Bill Description: House Bill 63 would recognize that professional counselors and marriage and family therapists have the right not to provide services that go against their sincerely held principles.
Does it give government any new, additional, or expanded power to prohibit, restrict, or regulate activities in the free market? Conversely, does it eliminate or reduce government intervention in the market?
In a free market, interactions between providers and consumers of goods and services would always be voluntary, with no one being compelled to serve another in violation of their beliefs or principles. Under our regulated economy, such freedom of association has been deprioritized, and providers are increasingly being forced to act contrary to their sincerely held principles.
House Bill 63 would create Section 54-3416, Idaho Code, to carve out some protections for those "engaged in the practice of professional counseling or marriage and family therapy in the state of Idaho."
Under this law, such providers would not be "required to counsel or serve a client regarding goals, outcomes, or behaviors that conflict with the sincerely held principles of the counselor or therapist."
This protection would prevent "a civil cause of action," "criminal prosecution," and "disciplinary action" against providers for refusing to provide services that violate their principles.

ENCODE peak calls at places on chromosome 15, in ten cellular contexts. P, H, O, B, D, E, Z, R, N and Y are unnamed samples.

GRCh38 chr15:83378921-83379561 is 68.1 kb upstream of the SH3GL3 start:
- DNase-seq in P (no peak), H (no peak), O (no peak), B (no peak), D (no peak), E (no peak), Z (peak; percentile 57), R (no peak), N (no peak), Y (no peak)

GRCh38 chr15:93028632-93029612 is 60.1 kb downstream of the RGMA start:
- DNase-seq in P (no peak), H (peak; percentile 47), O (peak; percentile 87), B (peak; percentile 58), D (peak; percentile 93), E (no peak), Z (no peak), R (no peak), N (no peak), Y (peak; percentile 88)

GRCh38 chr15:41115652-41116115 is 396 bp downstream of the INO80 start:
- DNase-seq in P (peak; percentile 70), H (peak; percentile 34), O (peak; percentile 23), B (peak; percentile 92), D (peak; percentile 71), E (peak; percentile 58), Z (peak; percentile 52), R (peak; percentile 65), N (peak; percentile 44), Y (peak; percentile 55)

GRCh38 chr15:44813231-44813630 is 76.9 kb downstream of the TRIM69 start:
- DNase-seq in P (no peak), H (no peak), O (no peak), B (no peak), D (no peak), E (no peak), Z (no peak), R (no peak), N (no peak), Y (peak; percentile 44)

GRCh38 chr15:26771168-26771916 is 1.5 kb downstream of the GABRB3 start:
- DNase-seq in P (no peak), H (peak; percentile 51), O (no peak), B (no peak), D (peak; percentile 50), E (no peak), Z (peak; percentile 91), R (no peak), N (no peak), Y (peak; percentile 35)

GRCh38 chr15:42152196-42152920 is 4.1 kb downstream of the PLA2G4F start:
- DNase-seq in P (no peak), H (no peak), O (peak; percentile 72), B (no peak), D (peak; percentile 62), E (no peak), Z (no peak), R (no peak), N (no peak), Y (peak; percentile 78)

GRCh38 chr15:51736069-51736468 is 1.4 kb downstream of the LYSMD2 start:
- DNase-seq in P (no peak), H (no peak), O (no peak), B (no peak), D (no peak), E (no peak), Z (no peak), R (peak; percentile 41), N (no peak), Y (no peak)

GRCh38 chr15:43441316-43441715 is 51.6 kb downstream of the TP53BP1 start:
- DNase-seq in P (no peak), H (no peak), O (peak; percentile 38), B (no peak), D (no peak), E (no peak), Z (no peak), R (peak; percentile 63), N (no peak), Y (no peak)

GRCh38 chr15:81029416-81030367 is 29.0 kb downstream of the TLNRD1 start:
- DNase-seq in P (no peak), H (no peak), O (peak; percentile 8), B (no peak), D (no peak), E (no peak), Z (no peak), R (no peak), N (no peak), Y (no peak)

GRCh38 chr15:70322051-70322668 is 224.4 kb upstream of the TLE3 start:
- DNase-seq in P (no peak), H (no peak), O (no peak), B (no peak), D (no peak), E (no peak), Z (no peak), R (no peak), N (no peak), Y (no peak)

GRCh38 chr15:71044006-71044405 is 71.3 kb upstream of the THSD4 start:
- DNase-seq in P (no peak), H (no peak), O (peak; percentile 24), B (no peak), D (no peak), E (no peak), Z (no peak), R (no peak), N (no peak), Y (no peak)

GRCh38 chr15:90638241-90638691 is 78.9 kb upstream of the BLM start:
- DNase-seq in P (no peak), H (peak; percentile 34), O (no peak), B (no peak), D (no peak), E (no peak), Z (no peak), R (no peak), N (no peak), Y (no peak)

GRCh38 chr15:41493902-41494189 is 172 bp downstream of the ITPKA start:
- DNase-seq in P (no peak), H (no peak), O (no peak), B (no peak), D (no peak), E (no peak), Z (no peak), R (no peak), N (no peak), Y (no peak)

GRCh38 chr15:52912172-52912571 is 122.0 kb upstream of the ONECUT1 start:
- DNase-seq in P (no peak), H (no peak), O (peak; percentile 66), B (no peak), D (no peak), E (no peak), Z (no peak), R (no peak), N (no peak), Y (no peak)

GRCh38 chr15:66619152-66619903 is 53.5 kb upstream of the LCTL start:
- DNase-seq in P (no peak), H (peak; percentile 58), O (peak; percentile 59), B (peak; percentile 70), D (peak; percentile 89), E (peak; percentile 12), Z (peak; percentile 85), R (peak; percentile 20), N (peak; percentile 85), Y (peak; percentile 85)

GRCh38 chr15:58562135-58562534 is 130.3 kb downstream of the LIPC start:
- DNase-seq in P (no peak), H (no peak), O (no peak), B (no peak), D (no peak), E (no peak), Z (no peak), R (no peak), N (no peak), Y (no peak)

It is good that HB 63 would extend this protection. But it also places limits on these protections. One limit is the requirement that "the professional counselor or marriage and family therapist coordinates a referral of the client to another counselor or therapist who will provide the counseling or therapy."
Another limitation says the protections "shall not apply to a counselor or therapist when an individual seeking or undergoing counseling is in imminent danger of harming himself or others until such time as the counselor has fulfilled his duty to warn obligations under chapter 19, title 6, Idaho Code, if applicable, and has transferred the patient to the care of another counselor or therapist."
Does it violate the spirit or the letter of either the U.S. Constitution or the Idaho Constitution? Examples include restrictions on speech, public assembly, the press, privacy, private property, or firearms. Conversely, does it restore or uphold the protections guaranteed in the U.S. Constitution or the Idaho Constitution?
The protections that would be provided to professional counselors and marriage and family therapists by House Bill 61 are necessary and appropriate. Protecting the right of service providers to act according to their principles is a necessary component of reestablishing freedom of association as a fundamental right.
It is disappointing that this bill's protections are limited to a narrow subset of service providers, but it provides a model for future efforts to more fully recognize freedom of association for all market participants in Idaho.